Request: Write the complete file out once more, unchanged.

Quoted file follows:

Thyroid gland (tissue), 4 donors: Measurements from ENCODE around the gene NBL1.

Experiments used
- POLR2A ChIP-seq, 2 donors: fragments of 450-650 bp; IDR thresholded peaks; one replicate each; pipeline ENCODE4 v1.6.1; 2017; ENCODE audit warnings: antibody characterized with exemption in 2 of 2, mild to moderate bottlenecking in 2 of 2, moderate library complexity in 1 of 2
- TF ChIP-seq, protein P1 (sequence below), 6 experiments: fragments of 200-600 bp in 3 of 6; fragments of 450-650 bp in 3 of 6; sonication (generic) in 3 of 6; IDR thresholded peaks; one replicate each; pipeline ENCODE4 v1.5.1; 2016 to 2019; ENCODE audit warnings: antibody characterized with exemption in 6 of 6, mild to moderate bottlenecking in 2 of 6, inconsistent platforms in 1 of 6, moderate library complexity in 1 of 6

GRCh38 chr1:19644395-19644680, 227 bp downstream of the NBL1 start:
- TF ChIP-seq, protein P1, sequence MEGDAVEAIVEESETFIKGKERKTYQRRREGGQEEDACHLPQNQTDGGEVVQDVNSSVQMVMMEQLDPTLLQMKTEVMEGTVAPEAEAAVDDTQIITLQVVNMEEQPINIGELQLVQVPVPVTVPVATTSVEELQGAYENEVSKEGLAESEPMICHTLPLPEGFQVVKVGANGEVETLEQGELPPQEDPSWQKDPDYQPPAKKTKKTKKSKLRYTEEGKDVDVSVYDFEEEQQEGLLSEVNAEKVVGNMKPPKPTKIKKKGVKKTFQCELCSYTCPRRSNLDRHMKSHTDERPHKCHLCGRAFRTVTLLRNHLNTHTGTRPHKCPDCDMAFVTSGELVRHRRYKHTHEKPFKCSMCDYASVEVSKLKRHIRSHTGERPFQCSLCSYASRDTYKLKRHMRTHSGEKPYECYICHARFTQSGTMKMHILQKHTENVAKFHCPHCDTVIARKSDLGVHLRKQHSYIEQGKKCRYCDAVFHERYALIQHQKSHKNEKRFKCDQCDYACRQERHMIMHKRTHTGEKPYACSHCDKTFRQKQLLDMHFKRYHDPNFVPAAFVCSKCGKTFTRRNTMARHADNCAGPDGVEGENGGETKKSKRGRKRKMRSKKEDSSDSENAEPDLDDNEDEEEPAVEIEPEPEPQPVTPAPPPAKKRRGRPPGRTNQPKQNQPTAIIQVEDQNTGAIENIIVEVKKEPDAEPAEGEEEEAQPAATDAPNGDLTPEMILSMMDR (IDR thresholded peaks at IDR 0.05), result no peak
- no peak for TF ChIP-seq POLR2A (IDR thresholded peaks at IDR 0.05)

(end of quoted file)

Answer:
Thyroid gland (tissue), 4 donors: Measurements from ENCODE around the gene NBL1.

Experiments used
- POLR2A ChIP-seq, 2 donors: fragments of 450-650 bp; IDR thresholded peaks; one replicate each; pipeline ENCODE4 v1.6.1; 2017; ENCODE audit warnings: antibody characterized with exemption in 2 of 2, mild to moderate bottlenecking in 2 of 2, moderate library complexity in 1 of 2
- TF ChIP-seq, protein P1 (sequence below), 6 experiments: fragments of 200-600 bp in 3 of 6; fragments of 450-650 bp in 3 of 6; sonication (generic) in 3 of 6; IDR thresholded peaks; one replicate each; pipeline ENCODE4 v1.5.1; 2016 to 2019; ENCODE audit warnings: antibody characterized with exemption in 6 of 6, mild to moderate bottlenecking in 2 of 6, inconsistent platforms in 1 of 6, moderate library complexity in 1 of 6

GRCh38 chr1:19644395-19644680, 227 bp downstream of the NBL1 start:
- TF ChIP-seq, protein P1, sequence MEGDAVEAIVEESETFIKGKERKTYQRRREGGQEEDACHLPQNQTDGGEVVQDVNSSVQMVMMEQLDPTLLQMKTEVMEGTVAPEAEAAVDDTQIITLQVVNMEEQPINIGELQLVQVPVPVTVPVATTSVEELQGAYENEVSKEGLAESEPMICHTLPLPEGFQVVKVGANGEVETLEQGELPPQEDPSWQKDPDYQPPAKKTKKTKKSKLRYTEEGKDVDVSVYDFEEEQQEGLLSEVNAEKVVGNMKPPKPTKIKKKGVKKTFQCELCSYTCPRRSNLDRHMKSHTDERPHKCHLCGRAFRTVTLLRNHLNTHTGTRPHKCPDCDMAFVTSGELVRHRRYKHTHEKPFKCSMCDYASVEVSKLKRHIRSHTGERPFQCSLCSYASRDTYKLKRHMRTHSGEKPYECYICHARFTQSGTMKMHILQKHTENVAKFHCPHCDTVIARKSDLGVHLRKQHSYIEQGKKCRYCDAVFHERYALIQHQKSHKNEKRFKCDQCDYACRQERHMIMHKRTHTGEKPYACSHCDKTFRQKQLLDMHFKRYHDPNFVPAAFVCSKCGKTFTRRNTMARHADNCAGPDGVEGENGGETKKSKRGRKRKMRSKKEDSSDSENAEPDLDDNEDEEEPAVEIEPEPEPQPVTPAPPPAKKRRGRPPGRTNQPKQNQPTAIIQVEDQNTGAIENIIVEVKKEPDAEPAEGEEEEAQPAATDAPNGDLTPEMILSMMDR (IDR thresholded peaks at IDR 0.05), result no peak
- no peak for TF ChIP-seq POLR2A (IDR thresholded peaks at IDR 0.05)